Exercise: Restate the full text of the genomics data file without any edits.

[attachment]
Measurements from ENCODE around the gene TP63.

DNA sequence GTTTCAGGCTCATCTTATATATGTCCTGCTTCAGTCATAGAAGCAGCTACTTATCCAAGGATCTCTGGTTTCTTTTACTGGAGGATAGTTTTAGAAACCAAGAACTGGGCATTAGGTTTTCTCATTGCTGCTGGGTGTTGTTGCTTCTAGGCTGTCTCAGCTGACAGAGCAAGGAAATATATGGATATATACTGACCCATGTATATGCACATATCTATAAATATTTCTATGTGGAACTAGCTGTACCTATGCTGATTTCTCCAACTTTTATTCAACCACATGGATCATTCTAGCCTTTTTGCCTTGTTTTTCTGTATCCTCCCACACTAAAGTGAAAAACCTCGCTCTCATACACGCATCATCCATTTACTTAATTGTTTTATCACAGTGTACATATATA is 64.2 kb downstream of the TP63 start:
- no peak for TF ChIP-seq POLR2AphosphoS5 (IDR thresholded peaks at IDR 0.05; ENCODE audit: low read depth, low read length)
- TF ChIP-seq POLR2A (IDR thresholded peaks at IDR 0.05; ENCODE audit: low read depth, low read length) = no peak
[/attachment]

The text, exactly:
Measurements from ENCODE around the gene TP63.

DNA sequence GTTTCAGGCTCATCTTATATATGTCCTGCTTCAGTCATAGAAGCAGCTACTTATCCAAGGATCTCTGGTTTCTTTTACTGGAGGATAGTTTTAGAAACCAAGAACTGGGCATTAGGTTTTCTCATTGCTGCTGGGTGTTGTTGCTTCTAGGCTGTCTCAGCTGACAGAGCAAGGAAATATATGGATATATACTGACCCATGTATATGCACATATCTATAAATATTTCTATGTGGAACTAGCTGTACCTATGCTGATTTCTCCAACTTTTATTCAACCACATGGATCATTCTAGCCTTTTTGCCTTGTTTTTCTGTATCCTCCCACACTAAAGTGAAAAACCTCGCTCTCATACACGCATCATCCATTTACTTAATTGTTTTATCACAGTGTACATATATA is 64.2 kb downstream of the TP63 start:
- no peak for TF ChIP-seq POLR2AphosphoS5 (IDR thresholded peaks at IDR 0.05; ENCODE audit: low read depth, low read length)
- TF ChIP-seq POLR2A (IDR thresholded peaks at IDR 0.05; ENCODE audit: low read depth, low read length) = no peak